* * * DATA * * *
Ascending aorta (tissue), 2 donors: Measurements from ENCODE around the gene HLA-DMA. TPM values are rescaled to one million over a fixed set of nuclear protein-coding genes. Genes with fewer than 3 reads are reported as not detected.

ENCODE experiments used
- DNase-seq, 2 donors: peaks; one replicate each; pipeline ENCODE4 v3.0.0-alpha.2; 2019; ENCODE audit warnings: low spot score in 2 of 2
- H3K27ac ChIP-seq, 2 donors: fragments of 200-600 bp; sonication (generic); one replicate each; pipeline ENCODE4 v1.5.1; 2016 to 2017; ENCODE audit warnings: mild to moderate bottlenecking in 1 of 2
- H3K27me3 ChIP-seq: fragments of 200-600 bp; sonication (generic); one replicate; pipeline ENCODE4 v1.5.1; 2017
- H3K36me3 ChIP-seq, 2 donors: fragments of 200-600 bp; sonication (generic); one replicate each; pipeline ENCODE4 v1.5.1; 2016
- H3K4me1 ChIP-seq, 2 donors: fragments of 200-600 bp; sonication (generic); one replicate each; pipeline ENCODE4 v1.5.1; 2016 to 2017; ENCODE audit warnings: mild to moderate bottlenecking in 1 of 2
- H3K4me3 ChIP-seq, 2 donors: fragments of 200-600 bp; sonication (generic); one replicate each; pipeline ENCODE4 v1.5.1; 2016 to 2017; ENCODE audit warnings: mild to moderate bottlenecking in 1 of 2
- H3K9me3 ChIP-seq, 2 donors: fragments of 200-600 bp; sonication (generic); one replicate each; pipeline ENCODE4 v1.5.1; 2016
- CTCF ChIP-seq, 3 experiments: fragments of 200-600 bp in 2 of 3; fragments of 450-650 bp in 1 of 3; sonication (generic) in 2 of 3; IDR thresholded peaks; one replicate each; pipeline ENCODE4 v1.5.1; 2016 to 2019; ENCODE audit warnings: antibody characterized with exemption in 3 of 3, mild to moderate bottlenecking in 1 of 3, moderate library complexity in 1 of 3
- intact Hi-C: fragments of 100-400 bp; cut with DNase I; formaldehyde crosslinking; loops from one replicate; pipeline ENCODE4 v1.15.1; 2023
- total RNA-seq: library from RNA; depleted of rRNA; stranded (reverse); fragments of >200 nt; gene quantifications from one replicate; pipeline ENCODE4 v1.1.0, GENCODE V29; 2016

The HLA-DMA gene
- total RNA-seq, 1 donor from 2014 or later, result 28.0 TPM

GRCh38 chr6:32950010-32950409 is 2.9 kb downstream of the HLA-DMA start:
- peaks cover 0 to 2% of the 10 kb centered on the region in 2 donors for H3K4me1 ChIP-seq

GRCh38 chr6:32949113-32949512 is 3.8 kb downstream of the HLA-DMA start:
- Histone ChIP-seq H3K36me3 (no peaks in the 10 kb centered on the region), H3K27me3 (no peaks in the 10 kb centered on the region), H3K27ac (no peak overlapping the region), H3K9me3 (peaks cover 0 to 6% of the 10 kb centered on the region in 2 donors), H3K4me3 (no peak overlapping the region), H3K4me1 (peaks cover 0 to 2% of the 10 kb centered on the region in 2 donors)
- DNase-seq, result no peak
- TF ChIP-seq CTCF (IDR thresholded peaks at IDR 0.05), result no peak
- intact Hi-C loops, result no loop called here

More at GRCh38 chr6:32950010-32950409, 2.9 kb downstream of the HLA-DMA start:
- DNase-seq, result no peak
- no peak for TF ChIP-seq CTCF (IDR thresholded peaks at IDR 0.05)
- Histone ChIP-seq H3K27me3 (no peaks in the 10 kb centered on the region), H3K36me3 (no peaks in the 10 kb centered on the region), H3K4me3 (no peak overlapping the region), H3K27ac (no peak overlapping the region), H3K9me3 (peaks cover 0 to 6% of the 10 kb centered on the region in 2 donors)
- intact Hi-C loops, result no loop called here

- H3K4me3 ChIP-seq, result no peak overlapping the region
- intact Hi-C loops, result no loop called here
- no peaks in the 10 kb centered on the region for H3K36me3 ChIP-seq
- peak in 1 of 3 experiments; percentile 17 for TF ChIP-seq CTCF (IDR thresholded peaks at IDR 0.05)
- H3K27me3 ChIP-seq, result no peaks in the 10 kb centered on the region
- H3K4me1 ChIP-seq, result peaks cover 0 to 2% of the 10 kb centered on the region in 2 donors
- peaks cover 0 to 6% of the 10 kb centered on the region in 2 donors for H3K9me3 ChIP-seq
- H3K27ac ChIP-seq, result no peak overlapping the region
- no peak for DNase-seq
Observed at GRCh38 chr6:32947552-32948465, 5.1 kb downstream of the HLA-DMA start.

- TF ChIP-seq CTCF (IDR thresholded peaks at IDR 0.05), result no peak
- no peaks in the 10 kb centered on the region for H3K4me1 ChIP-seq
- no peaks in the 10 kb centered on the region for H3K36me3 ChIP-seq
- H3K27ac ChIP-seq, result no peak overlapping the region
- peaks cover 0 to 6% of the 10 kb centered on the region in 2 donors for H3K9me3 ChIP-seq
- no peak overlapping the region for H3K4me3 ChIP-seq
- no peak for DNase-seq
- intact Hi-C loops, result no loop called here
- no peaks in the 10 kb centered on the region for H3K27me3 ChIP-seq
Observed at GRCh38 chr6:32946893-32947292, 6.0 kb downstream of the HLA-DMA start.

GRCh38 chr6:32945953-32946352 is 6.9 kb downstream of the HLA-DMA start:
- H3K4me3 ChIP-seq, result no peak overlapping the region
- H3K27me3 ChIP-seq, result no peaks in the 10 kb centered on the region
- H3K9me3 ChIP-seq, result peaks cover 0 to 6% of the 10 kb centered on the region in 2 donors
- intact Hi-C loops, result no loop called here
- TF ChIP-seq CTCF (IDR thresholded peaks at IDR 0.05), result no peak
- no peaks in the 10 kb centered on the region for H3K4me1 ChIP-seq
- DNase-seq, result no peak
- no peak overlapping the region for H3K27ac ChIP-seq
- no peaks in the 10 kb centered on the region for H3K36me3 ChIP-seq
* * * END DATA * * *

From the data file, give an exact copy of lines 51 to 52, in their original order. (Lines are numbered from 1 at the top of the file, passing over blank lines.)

- intact Hi-C loops, result no loop called here
- TF ChIP-seq CTCF (IDR thresholded peaks at IDR 0.05), result no peak